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Judy Schmidt tells us about her gorgeous treatment of James-Webb footage

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[EN VIDÉO] The first images from the James Webb Space Telescope
Discover the first images sent by NASA of the JWST, the space telescope with unparalleled performance.

For 10 years already, she has carefully inspected the data acquired by the telescope spatial Hubble, and now James-Webb. Judy Schmidt, better known as Geckzilla on its website and on flickror even SpaceGeck on Twitter, amazes the world with the astronomical images it produces. Nothing escapes him: “I regularly check the archives, so when something interesting pops up, I download it and check it out”, she told Futura. And lately, it is of course the JWST data that are in the spotlight! Army of one computer Windows [qu’elle a construit elle-même]of a Tablet Wacom and Photoshop, as well as a software free of chargeESA called FITS Liberator”, Judy has already processed some 700 images. A meticulous process, especially for colors. “I don’t know the exact number, but I’m sure it’s a pretty close approximation. »

She explains to the editor: “The colors are simply a product of combining the data in the red, blue, and green color channels. The original data are all grayscale images. I usually download every possible combination and look at each to see what will work best. I then take care to create a white balance, that is, I adjust the color channels until the image doesn’t look too tinted with one color or another. Once the white balance is achieved, it looks more natural to our eyes. »

“Star-forming nebulae are among the most beautiful places in the sky”

When asked if she has a preference among the 700 images made, she answers: “That’s the hardest question. There are a number of them that are dear to me”. But ultimately, the chosen one happens to be a nebula, more precisely a part of the Chameleon complex. “As well as being one of the very difficult first images for me to create, I think the nebulae forming stars are among the most beautiful places in the sky,” she enthuses. The chameleon complex has several segments: the one treated by Judy is segment I, based on data acquired by Hubble.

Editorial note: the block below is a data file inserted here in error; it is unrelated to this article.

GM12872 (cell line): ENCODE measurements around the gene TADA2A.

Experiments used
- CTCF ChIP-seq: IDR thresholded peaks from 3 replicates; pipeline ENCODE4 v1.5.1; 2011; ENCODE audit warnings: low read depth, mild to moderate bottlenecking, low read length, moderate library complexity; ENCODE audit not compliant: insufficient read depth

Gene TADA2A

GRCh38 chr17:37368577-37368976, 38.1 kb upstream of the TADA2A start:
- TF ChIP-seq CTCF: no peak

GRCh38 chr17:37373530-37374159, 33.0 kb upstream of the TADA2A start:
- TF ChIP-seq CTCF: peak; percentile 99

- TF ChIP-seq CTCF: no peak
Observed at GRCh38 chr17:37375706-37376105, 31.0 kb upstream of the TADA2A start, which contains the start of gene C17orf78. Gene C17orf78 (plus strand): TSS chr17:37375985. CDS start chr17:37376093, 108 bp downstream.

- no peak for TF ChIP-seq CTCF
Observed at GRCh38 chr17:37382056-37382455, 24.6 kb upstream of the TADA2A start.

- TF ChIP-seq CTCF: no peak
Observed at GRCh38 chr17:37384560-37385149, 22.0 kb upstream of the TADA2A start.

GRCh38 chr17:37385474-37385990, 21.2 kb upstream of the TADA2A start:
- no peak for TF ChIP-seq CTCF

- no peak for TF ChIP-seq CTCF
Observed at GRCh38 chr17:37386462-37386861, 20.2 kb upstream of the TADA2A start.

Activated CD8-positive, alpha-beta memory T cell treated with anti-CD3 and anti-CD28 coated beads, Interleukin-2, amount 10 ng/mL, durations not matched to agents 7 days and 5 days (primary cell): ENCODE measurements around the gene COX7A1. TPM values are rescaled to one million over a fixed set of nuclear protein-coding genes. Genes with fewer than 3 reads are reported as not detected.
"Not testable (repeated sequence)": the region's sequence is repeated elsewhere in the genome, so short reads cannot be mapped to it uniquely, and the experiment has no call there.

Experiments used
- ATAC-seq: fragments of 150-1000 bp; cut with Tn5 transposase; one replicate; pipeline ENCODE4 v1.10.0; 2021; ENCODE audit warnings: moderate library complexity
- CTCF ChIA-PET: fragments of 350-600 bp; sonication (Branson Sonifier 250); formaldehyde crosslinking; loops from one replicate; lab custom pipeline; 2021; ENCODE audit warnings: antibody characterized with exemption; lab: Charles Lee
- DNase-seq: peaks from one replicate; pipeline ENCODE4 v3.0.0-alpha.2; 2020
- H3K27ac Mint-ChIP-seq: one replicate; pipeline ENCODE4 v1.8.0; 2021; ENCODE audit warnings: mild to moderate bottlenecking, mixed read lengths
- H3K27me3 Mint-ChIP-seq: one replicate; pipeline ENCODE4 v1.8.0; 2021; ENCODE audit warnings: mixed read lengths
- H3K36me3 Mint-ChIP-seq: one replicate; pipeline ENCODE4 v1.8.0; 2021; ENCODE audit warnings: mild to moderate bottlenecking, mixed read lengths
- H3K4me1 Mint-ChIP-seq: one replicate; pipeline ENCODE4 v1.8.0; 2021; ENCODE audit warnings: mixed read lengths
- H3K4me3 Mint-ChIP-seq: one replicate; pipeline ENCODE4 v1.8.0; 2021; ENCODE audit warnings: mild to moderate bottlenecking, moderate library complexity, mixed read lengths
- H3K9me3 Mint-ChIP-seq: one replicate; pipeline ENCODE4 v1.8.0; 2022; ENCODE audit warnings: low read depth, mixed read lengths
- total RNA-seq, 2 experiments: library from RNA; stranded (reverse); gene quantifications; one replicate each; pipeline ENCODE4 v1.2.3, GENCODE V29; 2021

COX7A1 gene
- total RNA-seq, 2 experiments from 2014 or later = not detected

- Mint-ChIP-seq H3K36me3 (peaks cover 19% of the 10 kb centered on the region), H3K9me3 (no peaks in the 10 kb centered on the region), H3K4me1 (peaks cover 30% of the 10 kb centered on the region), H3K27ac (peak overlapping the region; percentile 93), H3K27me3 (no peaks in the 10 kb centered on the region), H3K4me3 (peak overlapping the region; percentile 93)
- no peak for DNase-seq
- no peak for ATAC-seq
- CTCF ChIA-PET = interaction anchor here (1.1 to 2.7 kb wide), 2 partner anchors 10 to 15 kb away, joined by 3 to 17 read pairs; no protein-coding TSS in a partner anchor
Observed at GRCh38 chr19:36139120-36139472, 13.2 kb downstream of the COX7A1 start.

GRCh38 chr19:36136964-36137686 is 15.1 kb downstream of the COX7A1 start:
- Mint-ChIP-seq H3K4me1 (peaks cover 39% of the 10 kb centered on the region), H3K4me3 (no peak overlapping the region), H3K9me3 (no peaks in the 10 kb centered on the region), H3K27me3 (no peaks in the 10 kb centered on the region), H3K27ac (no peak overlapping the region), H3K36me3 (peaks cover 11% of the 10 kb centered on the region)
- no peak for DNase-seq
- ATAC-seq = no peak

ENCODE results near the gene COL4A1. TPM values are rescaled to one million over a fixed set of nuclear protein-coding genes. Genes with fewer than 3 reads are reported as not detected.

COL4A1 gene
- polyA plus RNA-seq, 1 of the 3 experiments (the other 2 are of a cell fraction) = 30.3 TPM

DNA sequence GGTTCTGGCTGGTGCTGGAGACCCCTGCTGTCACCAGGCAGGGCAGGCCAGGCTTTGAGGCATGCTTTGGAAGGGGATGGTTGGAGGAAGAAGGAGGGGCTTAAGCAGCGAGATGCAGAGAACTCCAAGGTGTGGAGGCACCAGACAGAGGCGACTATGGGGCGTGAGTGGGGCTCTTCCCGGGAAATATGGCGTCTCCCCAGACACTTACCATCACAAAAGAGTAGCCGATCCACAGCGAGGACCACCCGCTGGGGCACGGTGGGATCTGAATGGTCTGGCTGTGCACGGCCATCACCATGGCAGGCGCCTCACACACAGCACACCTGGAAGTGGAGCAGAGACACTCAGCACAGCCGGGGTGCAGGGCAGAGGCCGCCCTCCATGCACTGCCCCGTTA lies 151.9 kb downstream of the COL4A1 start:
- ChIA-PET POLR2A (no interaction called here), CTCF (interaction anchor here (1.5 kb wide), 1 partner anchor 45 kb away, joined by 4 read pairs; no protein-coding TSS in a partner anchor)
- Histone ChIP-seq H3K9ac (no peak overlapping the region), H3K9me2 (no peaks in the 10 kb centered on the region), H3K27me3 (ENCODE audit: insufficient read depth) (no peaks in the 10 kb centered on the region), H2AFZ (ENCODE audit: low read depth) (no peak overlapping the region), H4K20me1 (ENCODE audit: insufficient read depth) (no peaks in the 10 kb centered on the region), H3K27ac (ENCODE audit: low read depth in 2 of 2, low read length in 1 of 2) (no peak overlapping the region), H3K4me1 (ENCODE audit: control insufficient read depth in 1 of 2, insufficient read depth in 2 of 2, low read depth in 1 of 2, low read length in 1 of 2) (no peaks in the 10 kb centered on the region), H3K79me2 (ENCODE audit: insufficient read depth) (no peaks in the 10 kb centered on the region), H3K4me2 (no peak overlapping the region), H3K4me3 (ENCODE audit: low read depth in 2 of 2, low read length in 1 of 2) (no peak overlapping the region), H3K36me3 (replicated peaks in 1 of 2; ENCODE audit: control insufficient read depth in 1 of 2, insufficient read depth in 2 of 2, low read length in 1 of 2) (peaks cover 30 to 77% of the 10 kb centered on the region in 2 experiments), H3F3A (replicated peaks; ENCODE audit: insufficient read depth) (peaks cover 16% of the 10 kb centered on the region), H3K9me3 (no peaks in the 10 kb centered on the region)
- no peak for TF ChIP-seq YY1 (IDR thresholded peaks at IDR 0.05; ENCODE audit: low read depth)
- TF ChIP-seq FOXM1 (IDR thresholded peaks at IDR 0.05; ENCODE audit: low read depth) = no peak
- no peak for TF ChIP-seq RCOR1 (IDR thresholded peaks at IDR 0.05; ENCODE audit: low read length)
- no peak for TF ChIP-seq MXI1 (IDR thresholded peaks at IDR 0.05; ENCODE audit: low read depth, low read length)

Of course, this is not the only astronomical object that Judy has had the opportunity to study in detail. “I know what type of object I am dealing with almost every time, but many visible details in a given image other than the primary target may not yet have a name or designation, she explains. In rare cases, I spot something and can’t figure out what it is, so it could be something exciting. This only happened once with the Galaxy IC 5063, and I’m not sure it will ever happen again. » Indeed, this galaxy reveals strange twilight rays which have recently been analyzed by researchers.

More photos of the JWST may be coming soon…

Although she is known internationally for her images, in particular by the Nasa with whom she collaborated very recently, Judy Schmidt don’t plan to make it a full-time job. “I certainly can’t and don’t want to. » With an initial training in graphic design, she has always loved astronomy and followed the APOD (Astronomy Picture of the Day) for years before it began to process data itself.

And the latest one was more complicated than the others: Jupiter ! “The rotation of Jupiter was a challenge, she explains. The telescope does not take all of its images at the same time. Most of them are at least a few minutes apart, but for the three-color Jupiter image in particular, one was more than 30 minutes later than the others. Jupiter spins very fast, so 30 minutes is more than enough for the planet to not line up with the other images at all. I fix this by projecting the image onto a 3D sphere, then using the 3D program to rotate that sphere to align with the previous images. It’s not perfect, but it’s the best way I know to line them up. » For this last image, Judy collaborated with NASA. Soon other images from the JWST should arrive, but we will not know more until they are released!

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